Flexing of muscles: will they prove atrophied or not? Metro braces for transport strike.
And the limits of collaboration and cohabitation: Estrada ready to make up with Arroyo but will fight Cha-cha.
The news item on the presidential corruption survey (Survey: Arroyo most corrupt, Aquino cleanest of 5 prexies) is interesting, not precisely because of what the survey says, but the limits the survey reveals, in terms of the public’s frame of reference (and not Palace: Respondents too few to say Arroyo is most corrupt).
But first, in Inquirer Current, John Nery provides a closer look at the data, and makes a cautionary note in his blog, Newsstand, both about the limits of the imagination of respondents, and the risk the findings might get oppositionists salivating again:
While the question is asked against a considerably longer horizon (“sa kasaysayan ng Pilipinas”), note that the options are limited to the last five presidents: Marcos, Aquino, Ramos, Estrada, and Arroyo.
Under such limits, Arroyo is a clear “winner” over Guinness-record-holder Marcos (the national numbers have the standard margin of error of plus or minus 3). Definitely not good news for Malacanang.
But before we wave copies of the latest Pulse Asia survey in the streets, remember that this very survey found that only a quarter of voting-age Filipinos were willing to take to the streets to force the resignation of a corrupt president. The limits of outrage, indeed.
I’m glad though Nery pointed out that the survey asked people to rate presidential corruption in terms of the history of the Philippines, but that respondents on the whole, limited their comparisons to Marcos and his successors. This tells us that for most Filipinos, history is only what’s occurred within living memory; and for this reason I find the survey worthless. Such a limited framework is no framework at all.
But still, politically speaking, this is quite a shocker. Worse than Marcos? Wow. As for how seriously the Palace takes it, see [email protected]:
First reaction? The Fortress downplayed it, saying that the survey was commissioned by former senator Serge Osmeña. Since that was not enough, here’s another: the survey was unfair, baseless, and based on perception, which is not reality, says Cerge Remonde, who also blamed the “vicious” (his word) opposition. Then, the Fortress says the respondents were too few. And another factotum said that the perception was due to a media blackout on government’s action versus corruption.
Anyway, the problem with the Fortress is that they are downplaying surveys that are negative in impact for the Arroyo regime. Yet, at the tail end of the 2004 campaign, the Arroyo campaign kept on harping about Arroyo edging the late Fernando Poe Jr. at surveys. Heck, when the Hello, Garci erupted, they used these surveys to prove that Arroyo won fair, square, and Garci. This line of defense is a two-edged sword, it cuts both ways.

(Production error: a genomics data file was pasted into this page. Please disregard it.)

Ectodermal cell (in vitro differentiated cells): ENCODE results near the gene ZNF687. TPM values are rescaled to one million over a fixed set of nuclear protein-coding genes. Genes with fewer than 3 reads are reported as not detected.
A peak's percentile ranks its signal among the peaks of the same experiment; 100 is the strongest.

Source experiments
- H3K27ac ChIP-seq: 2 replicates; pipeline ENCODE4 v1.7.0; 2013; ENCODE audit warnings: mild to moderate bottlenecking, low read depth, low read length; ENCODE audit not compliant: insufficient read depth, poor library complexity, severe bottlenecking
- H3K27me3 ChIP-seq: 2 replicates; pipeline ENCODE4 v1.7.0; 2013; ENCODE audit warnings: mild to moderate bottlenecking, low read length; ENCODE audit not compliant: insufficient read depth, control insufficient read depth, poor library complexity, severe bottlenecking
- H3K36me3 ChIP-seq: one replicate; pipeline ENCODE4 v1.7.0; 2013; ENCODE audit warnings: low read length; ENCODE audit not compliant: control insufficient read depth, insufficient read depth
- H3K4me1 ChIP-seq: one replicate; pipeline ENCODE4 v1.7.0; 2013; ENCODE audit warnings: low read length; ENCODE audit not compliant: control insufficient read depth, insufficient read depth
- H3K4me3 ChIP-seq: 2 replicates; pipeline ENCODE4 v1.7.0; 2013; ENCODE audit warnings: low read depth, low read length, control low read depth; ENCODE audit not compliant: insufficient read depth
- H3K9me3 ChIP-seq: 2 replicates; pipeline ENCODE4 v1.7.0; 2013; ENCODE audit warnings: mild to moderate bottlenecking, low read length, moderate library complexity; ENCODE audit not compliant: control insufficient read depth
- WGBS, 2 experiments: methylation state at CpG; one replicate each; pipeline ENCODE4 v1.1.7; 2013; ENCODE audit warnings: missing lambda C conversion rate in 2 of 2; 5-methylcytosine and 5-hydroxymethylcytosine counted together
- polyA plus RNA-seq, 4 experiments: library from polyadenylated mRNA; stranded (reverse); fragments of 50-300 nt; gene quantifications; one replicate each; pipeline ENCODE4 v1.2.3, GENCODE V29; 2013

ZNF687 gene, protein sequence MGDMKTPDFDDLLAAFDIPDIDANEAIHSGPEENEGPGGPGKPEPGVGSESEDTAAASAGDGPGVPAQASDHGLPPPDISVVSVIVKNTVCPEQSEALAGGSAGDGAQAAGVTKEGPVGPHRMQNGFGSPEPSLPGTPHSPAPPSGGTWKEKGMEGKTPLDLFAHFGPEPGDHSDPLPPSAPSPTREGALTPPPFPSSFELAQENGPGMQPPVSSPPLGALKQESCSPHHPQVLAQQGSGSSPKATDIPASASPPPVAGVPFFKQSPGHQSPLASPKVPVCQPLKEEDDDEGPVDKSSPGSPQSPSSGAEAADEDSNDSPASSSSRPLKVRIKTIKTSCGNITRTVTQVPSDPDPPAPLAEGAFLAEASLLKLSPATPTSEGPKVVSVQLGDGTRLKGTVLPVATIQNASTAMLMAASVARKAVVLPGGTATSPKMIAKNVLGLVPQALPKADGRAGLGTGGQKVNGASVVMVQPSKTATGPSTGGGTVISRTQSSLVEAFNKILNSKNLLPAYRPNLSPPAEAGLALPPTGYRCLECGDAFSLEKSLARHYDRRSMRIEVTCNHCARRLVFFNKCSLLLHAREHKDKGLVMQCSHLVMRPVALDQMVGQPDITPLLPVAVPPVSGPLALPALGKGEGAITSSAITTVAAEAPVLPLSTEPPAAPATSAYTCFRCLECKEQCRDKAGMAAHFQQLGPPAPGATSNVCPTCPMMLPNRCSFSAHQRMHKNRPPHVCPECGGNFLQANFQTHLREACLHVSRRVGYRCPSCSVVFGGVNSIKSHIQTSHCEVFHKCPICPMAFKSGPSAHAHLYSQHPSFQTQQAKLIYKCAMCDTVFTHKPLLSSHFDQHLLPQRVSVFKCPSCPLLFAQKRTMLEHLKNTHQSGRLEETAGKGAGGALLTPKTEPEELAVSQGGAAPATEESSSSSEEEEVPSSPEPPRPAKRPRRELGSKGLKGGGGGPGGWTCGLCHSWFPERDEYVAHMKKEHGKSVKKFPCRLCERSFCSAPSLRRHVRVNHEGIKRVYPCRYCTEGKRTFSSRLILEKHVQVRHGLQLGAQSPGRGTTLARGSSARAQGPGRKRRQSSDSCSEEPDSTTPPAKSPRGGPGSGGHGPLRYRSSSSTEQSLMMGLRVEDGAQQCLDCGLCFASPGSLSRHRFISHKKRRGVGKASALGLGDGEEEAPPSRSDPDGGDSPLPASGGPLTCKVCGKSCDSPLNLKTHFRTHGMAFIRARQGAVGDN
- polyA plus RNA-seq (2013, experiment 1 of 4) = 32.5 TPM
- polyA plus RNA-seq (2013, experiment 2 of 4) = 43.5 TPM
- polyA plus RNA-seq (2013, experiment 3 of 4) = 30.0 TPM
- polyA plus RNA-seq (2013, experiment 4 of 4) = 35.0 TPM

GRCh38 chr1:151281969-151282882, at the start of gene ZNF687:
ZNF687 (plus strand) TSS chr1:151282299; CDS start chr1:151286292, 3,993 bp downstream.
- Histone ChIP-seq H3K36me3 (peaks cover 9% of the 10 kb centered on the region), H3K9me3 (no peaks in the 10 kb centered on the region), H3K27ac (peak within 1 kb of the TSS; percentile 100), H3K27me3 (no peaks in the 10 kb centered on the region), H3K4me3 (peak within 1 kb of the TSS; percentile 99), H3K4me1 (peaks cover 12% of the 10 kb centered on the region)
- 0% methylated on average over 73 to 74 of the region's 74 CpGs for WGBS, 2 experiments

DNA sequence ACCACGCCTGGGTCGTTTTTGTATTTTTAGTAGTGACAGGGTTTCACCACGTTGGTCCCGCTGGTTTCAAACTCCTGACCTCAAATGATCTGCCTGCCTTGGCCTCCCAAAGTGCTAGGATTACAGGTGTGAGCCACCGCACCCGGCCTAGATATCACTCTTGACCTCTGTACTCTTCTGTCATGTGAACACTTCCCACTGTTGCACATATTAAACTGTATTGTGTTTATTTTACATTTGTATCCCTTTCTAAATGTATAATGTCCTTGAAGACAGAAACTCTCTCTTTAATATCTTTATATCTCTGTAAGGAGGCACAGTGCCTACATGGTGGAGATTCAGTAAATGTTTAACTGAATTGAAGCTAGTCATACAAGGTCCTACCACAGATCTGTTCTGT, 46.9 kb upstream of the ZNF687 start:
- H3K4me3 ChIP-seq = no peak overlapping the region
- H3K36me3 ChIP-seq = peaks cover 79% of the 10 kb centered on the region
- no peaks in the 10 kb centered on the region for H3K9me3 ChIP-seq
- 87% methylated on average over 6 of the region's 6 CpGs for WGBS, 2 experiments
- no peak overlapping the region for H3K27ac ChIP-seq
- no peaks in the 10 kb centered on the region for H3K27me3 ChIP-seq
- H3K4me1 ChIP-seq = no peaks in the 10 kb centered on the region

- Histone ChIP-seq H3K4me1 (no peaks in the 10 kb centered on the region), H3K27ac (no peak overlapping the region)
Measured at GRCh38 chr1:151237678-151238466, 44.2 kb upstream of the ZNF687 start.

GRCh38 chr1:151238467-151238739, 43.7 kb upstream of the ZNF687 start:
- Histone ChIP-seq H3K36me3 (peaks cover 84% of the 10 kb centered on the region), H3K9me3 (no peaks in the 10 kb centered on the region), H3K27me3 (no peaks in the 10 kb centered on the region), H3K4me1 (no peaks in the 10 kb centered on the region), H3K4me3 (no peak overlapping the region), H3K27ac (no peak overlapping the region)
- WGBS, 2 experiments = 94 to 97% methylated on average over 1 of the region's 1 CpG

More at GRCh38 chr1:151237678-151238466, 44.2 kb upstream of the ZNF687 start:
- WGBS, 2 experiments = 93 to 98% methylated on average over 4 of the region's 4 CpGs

Off hand, I think the reason FM did better than GMA is because of what I called The “vision thing” in October, 2005. Marcos could at the very least, present himself as a leader with “the vision thing” in spades:
The thing is, the “vision thing” is, in many ways, everything. Without it, the prize is less easy to keep, and the stage occupied by a shallow, and not particularly convincing, production number. The President’s critics (and supporters, too, depending on the internal factions they belong to at any particular time), have often criticized her for being unable to either grasp the vision thing, or for her tendency to keep changing it, as if it were a pair of fashionable reading glasses. Political strategy can-and should-change, depending on circumstance, but the vision thing is supposed to remain, well, clear and never blurry…
The problem is, aside from existing posters, some license plates, and walls painted prior to the elections, the Strong Republic has been junked long ago and replaced with other “vision things,” each one weaker than its immediate predecessor. There was the “10-Point Agenda,” then the “Rule of Law” and “Let’s Move On,” and — if the President’s former close associates are to be believed — the real one: the “Fear Factor.”
But how does one demonstrate, much less, articulate “Fear Factor” as a “vision thing”? Particularly in terms of where our presidents tend to be bottled up most of the time, which is in the Palace? This kind of vision only promotes a greater determination to take away the prize; it isn’t much of a vision to communicate from the pulpit. Of course, the President can invoke St. Michael the Archangel to make mighty swipes, figuratively or literally, with his fiery sword at the administration’s critics; however, the “eternal hellfire-and-damnation” kind of preaching is really the specialty of people like evangelist Bro. Eddie Villanueva, whom the justice secretary wants arrested. Even Catholic bishops no longer seem to indulge in that kind of beatific vision thing.